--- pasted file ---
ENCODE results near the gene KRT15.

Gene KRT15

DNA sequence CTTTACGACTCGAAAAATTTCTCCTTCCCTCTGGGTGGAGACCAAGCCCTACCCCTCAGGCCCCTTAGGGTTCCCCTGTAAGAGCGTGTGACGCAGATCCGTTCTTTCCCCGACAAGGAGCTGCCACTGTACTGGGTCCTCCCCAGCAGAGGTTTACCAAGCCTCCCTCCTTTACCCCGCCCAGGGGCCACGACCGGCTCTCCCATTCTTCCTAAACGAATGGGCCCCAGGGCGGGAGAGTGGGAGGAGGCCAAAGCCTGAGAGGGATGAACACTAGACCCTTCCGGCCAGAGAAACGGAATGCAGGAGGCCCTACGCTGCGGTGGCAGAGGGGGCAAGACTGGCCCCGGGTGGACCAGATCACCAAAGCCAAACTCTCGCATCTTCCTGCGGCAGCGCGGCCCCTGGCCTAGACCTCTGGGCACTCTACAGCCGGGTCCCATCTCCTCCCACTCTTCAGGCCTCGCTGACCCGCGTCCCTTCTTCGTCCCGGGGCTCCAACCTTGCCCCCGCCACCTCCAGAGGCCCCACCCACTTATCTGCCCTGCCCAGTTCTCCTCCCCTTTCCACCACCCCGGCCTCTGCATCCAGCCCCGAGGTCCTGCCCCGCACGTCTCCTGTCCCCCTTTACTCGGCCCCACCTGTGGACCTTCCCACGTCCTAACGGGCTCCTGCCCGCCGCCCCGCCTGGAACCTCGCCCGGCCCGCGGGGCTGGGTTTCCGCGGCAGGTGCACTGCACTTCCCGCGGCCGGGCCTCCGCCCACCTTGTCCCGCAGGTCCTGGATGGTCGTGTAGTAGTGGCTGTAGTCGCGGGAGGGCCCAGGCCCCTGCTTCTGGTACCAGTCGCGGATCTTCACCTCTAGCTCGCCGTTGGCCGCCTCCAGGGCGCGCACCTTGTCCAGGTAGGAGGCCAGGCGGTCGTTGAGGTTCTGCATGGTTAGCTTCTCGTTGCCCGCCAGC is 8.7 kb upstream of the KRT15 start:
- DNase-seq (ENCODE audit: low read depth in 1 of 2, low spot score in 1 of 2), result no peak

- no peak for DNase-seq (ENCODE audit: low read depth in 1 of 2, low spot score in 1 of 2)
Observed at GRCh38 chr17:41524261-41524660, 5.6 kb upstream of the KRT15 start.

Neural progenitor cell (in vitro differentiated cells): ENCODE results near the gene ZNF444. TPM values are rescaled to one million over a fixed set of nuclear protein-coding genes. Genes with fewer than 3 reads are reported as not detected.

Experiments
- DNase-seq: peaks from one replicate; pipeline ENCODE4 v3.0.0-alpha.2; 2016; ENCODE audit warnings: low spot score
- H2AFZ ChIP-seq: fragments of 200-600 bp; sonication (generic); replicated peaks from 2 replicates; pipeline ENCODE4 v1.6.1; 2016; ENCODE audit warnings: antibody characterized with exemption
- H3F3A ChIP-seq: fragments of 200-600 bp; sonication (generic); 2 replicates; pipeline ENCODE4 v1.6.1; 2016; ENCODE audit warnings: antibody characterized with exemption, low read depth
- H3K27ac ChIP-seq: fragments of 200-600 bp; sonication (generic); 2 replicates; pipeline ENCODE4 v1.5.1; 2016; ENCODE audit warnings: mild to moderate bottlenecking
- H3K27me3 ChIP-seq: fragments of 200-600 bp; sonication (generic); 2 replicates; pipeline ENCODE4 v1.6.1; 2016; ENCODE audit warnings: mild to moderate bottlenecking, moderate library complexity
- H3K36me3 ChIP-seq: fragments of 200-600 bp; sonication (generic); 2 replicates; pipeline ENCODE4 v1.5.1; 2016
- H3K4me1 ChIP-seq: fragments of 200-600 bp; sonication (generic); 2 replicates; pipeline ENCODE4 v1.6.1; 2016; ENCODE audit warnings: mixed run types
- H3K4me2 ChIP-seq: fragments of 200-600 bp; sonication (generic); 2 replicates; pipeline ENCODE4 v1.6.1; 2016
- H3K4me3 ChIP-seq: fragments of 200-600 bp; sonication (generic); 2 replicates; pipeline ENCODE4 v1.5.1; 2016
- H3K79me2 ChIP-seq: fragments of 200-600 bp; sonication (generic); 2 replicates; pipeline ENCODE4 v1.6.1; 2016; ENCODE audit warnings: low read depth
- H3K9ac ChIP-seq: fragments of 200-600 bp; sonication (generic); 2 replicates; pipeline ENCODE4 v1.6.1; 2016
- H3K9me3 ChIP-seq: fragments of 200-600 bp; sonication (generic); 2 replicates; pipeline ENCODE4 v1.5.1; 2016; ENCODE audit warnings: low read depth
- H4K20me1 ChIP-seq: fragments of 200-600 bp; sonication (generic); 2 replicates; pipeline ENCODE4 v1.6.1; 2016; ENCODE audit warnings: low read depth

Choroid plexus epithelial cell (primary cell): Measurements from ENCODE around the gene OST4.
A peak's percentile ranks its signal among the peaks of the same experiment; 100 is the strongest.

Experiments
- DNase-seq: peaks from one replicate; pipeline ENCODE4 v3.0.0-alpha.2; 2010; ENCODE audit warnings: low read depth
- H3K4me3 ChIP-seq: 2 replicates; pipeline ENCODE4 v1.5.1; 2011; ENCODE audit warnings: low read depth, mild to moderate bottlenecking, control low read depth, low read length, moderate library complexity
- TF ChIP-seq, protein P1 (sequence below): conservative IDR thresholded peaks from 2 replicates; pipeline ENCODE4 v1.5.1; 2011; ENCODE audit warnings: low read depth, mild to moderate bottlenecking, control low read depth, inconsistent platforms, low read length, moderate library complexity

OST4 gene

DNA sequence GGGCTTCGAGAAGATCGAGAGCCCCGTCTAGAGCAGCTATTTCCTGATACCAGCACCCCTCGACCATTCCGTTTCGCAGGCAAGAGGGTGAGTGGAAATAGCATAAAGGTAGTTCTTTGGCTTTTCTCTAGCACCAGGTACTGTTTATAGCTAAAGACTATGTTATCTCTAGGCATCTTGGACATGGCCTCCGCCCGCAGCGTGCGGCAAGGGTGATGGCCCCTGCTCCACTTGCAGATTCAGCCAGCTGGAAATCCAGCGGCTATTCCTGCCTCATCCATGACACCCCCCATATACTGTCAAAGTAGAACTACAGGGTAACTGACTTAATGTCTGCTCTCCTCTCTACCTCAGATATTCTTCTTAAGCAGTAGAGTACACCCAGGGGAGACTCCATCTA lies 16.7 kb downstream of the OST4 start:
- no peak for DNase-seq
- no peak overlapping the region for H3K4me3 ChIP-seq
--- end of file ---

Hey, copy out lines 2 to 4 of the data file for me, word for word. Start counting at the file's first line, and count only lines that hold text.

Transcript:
Gene KRT15

DNA sequence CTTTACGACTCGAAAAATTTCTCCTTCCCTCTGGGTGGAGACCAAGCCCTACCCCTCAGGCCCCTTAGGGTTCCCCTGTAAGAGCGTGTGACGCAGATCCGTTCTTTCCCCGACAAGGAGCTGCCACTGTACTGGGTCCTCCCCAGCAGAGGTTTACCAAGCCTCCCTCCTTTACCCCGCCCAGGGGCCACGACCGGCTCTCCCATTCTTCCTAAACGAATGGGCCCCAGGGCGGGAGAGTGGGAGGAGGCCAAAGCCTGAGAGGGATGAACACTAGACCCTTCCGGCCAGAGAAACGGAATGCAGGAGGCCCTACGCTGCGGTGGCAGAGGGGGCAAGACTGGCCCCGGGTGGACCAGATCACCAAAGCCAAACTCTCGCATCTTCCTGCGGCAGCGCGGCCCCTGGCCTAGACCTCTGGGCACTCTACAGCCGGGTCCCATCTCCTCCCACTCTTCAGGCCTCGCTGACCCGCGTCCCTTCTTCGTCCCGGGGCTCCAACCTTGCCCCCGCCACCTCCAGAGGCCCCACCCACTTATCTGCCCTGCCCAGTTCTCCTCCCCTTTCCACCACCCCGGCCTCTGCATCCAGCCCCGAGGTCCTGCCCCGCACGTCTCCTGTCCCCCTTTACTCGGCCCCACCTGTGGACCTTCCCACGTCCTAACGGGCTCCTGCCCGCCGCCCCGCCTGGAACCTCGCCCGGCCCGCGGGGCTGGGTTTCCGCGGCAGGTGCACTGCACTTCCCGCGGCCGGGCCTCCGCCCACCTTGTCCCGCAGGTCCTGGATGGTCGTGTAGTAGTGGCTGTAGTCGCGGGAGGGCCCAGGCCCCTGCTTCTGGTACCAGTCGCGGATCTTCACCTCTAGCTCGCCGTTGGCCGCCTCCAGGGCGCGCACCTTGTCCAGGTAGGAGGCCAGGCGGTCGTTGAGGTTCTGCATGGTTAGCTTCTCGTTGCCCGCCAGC is 8.7 kb upstream of the KRT15 start:
- DNase-seq (ENCODE audit: low read depth in 1 of 2, low spot score in 1 of 2), result no peak